Bootstrappers, microISVs, micropeneurs, small software businesses — whatever you want to call them, they are way more interesting (to me, anyway) than the over-hyped Silicon Valley bullshit that so many are infatuated with.
Unfortunately, sometimes it is hard to find information about going this route, so I figured I would cull the links I have floating around and share the love. They inspire me to continue to pursue my passions even if I am not making any money (yet).
- Kalzumeus Software: Patrick McKenzie (or patio11 on the internets) is the creator of Bingo Card Creator and an email marketing/SEO maven; BCC has made more than $250k selling bingo software to elementary teachers; did consulting for 2 years with the likes of Fog Creek; has started a new venture in the more enterprisey space with Appointment Reminder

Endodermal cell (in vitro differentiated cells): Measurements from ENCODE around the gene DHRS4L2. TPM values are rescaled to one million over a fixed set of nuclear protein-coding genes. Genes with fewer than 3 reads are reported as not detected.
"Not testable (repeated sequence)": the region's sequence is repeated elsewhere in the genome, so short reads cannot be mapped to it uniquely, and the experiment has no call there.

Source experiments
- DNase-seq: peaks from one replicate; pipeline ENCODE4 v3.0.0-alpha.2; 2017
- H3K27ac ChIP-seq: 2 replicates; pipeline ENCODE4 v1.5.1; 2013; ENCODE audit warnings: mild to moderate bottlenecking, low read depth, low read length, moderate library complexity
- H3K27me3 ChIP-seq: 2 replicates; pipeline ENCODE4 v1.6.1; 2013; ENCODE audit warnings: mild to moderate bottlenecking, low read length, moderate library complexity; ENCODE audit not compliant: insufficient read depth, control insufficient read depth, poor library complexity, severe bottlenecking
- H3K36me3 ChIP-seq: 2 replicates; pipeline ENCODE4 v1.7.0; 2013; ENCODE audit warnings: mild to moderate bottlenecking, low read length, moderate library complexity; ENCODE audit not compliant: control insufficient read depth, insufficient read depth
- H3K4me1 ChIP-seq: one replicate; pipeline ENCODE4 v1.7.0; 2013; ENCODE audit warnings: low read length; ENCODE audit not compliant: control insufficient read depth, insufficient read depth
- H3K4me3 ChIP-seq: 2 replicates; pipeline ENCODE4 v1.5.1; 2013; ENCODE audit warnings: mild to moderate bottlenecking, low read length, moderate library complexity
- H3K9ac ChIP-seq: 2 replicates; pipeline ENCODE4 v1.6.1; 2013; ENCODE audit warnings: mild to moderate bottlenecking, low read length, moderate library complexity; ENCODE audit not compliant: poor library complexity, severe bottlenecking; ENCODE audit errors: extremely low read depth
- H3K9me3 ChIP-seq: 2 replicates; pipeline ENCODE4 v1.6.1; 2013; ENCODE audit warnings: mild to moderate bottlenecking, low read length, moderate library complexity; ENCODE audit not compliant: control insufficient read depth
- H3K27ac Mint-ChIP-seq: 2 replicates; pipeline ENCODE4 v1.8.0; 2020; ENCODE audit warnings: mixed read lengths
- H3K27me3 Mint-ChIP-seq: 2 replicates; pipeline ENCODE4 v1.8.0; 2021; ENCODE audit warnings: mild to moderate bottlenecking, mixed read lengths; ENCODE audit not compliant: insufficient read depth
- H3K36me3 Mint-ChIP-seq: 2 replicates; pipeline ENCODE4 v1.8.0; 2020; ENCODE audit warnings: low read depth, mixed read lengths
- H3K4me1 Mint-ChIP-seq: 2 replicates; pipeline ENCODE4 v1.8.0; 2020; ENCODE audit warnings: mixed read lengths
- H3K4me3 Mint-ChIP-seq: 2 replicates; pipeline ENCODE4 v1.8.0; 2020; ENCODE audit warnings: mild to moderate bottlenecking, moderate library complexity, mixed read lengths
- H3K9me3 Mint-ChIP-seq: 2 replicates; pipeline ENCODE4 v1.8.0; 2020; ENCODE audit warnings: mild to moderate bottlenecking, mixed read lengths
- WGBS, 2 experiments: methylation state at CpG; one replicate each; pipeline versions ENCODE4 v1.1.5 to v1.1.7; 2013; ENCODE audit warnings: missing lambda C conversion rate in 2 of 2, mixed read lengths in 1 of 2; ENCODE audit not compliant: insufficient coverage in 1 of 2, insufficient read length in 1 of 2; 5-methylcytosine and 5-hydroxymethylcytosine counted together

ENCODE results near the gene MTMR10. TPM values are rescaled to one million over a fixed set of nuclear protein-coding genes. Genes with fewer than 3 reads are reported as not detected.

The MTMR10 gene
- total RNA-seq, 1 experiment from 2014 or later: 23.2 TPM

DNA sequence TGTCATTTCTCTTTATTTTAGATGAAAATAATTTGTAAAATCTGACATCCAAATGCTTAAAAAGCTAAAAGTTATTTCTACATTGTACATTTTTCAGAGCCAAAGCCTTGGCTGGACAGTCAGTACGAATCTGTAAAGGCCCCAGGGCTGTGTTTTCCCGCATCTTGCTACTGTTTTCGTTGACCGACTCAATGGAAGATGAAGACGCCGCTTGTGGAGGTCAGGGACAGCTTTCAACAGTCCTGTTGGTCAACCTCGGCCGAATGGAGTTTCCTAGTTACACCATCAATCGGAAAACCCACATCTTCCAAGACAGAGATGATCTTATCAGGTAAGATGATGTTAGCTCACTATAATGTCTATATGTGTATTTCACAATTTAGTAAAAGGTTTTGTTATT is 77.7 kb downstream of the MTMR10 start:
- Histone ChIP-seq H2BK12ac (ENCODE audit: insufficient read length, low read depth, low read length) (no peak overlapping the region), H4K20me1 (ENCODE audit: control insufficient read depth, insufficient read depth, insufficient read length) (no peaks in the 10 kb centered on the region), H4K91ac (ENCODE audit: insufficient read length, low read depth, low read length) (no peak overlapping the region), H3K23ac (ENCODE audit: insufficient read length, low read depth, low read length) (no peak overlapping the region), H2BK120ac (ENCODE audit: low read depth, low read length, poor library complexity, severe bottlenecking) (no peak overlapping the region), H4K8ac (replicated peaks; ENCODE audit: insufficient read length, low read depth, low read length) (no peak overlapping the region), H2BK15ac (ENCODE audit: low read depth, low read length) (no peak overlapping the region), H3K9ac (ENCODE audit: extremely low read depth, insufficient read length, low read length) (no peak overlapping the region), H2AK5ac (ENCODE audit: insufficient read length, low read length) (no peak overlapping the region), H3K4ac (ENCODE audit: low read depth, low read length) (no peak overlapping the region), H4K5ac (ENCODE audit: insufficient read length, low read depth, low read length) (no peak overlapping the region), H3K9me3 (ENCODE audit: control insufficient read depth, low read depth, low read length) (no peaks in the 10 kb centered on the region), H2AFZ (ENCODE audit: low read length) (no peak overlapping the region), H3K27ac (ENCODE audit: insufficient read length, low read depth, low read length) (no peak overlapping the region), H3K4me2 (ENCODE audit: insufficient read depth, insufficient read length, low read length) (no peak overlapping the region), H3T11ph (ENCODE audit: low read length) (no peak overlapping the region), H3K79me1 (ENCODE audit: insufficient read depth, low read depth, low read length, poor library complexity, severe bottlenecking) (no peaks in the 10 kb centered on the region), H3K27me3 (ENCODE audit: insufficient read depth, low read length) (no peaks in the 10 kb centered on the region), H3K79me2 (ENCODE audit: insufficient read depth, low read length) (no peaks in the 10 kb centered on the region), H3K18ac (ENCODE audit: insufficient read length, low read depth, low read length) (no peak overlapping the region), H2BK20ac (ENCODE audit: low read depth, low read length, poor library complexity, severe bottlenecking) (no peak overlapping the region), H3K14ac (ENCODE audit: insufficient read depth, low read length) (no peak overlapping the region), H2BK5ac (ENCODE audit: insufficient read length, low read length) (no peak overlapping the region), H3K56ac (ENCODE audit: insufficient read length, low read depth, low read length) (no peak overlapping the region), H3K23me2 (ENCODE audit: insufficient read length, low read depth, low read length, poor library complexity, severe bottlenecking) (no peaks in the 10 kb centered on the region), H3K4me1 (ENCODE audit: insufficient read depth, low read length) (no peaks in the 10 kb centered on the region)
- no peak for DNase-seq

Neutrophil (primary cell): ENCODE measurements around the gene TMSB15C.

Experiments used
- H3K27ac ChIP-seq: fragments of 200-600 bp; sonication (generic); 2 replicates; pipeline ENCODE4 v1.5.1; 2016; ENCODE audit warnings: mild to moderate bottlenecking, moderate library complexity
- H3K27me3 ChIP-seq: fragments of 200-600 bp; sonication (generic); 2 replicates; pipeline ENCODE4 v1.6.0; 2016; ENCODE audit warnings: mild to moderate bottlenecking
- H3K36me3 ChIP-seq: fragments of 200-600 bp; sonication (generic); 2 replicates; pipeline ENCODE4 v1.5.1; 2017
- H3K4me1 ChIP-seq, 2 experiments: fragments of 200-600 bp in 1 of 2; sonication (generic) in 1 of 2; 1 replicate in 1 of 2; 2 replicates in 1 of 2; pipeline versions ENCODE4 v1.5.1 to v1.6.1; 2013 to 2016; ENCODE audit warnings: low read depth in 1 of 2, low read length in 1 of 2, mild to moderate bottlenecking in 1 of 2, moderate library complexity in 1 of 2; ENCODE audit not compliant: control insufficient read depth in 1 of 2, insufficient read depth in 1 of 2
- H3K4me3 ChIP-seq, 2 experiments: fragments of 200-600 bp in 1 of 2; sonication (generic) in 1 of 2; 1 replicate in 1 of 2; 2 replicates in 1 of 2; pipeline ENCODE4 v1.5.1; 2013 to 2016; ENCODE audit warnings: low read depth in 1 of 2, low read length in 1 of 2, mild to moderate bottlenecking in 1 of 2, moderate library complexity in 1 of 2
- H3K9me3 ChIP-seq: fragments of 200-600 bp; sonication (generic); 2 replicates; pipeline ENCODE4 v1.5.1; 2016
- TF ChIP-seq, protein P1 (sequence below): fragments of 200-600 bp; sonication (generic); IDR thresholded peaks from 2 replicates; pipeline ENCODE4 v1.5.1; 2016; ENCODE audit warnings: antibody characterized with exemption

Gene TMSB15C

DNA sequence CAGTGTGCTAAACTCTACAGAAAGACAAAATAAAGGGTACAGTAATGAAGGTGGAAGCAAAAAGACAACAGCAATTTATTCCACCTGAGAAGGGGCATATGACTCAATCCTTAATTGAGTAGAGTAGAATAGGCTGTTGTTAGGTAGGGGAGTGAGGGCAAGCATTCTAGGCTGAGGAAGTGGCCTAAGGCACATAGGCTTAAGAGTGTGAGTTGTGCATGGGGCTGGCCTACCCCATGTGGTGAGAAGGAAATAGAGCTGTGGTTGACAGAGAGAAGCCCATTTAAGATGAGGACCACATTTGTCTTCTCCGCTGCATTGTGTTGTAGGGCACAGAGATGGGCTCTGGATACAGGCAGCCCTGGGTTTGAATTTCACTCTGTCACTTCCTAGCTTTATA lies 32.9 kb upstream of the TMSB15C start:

- Software By Rob: Rob Walling (along with Mike Taber) coined “micropeneur” for their specific style of one-person startup; automation and virtual assistants are used to scale out parts of the business; suggests attempting to tackle small niches that don’t require large amounts of resources; wrote Start Small, Stay Small; runs Micropeneur Academy and MicroConf
- Dan Norris: started inform.ly; heavy into content marketing strategies; very open with sales figures and take-aways
I used to listen to a lot of other podcasts in this space, but these are the two that I’ve continued with and I enjoy the most.
- Startups for the Rest of Us: Rob Walling and Mike Taber talk about their current products (HitTail/Drip and AuditShark, respectively), talk about current topics and answer listener questions; very focused; very actionable
- Bootstrapped: Ian Landsman and Andrey Butov talk about their current products (HelpSpot/Snappy and UberDeck, respectively), have guests, and mostly chew the fat; less actionable, but always interesting